▼ Only entry for derivatives Not

Qualified for hedging purpose

(Case 3).

FAS 133 - Fair Value Hedge

▼ A hedge of the exposure to a change in fair value of a

recognized asset or liability or of an unrecognized firm

commitment attributable to a particular risk

– Inventory

– Fixed Rate debt

– Commodity Purchase/Sale Commitment

▼ Fair value for the hedging instrument (derivative).

▼ Carrying value of the hedged item is adjusted to reflect

the change in value due to the risk being hedged.

▼ If the two items are perfectly effective hedges, the gain

or loss on each item will offset each other.

▼ Ineffectiveness flows through earnings.

FAS 133 - Cash Flow Hedge

▼ A hedging relationship where the variability

of the hedged items cash flows is offset by the

cash flows of the hedging instrument

▼ Hedged item is a forecasted transaction or

balance sheet item with variable cash flows

– Forecasted purchase/sale

– Variable Rate Debt

▼ Change in fair value of derivative is recorded

to Other Comprehensive Income (OCI)

▼ Ineffectiveness flows to earnings via OCI

FAS 133 - Cash Flow Hedge

“Lesser of Two Cumulatives” Rule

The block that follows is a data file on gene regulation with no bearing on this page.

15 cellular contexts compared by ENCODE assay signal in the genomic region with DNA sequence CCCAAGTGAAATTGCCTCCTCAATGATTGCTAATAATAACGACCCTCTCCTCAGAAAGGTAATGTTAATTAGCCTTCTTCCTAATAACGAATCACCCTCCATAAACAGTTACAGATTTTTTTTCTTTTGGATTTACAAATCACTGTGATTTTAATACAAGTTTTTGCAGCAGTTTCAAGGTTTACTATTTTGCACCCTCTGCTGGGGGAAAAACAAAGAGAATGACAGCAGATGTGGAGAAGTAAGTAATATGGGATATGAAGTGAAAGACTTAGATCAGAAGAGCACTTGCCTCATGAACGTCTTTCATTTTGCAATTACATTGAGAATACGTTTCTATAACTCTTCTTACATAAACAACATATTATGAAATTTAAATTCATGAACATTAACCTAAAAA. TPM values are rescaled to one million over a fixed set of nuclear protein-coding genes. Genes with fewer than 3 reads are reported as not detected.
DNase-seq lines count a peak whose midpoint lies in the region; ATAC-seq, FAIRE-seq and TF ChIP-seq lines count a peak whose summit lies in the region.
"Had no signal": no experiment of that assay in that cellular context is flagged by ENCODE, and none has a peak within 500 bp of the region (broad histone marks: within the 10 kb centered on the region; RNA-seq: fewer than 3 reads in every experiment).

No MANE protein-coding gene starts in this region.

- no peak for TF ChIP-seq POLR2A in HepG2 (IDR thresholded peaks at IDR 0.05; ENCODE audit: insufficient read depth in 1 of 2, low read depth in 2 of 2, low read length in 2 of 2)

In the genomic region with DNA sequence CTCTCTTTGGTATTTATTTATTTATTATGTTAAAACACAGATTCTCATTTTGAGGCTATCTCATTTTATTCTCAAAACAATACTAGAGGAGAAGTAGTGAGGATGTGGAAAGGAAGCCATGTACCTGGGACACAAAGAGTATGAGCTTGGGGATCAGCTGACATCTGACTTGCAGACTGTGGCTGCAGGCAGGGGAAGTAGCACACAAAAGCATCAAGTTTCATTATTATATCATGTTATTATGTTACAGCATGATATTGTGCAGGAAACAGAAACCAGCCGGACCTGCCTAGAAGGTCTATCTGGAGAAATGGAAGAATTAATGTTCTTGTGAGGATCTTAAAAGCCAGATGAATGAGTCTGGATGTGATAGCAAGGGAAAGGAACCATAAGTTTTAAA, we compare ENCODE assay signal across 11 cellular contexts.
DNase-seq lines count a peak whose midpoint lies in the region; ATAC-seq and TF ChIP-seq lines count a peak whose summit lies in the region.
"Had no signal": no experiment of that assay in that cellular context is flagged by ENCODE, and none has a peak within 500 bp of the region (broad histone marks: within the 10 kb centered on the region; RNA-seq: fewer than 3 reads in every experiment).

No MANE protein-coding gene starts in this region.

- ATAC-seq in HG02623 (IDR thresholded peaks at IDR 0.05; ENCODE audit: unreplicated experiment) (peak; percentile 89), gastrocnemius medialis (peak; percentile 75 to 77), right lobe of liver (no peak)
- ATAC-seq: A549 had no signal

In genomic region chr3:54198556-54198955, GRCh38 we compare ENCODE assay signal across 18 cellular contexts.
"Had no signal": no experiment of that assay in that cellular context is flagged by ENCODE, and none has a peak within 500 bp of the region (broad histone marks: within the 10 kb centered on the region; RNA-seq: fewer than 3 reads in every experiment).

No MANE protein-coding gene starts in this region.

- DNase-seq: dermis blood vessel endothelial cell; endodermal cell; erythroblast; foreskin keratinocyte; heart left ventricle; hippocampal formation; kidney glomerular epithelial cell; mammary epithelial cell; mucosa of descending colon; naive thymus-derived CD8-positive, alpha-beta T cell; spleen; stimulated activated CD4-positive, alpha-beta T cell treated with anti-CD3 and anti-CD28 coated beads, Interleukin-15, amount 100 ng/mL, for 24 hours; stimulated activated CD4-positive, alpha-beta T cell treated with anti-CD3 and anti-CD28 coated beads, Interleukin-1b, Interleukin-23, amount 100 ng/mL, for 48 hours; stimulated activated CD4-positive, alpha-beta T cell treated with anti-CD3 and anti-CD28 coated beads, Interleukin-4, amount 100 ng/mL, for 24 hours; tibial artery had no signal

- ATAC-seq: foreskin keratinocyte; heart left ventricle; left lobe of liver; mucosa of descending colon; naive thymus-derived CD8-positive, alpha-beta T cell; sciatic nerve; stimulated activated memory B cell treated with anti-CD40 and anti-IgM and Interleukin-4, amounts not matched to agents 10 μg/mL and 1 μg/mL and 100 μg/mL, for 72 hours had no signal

• Step 1: Determine the change in fair value of the derivative and the

change in the expected cash flow on the hedged transaction

(Columns B and E).

• Step 2: Determine the cumulative change in fair value of the

derivative and the cumulative change in the expected cash flow on

the hedged transaction (Columns C and F).

• Step 3: Determine the lessor of the absolute value of the amounts in

Step 2 (Column G).

• Step 4: Determine an appropriate balance (in debit or credit) to the

cumulative change in OCI (Column H).

• Step 5: Determine the change in OCI during the period (Column J).

• Step 6: Adjust the derivative to reflect its change in fair value and

adjust OCI by the amount determined in Step 4. Balance the entry,

if necessary, with an adjustment to earnings (Column K).

FAS 133 - Cash Flow Hedge

“Lesser of Two Cumulatives” Rule

• Change in fair value of the derivative

transaction

• Effective hedge: OCI (a deferral)

Conclusions

▼ Same entry to record the derivative at FV when a

derivative is used

▼ FVH: Observe changes in the carrying cost of the

inventory for fair value hedge